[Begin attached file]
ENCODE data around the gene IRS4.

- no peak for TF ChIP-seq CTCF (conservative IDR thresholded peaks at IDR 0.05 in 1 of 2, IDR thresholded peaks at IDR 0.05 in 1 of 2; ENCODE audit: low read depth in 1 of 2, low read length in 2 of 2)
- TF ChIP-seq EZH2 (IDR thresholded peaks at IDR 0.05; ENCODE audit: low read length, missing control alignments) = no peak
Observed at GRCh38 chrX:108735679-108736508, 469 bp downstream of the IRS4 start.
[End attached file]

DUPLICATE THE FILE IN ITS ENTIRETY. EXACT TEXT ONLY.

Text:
ENCODE data around the gene IRS4.

- no peak for TF ChIP-seq CTCF (conservative IDR thresholded peaks at IDR 0.05 in 1 of 2, IDR thresholded peaks at IDR 0.05 in 1 of 2; ENCODE audit: low read depth in 1 of 2, low read length in 2 of 2)
- TF ChIP-seq EZH2 (IDR thresholded peaks at IDR 0.05; ENCODE audit: low read length, missing control alignments) = no peak
Observed at GRCh38 chrX:108735679-108736508, 469 bp downstream of the IRS4 start.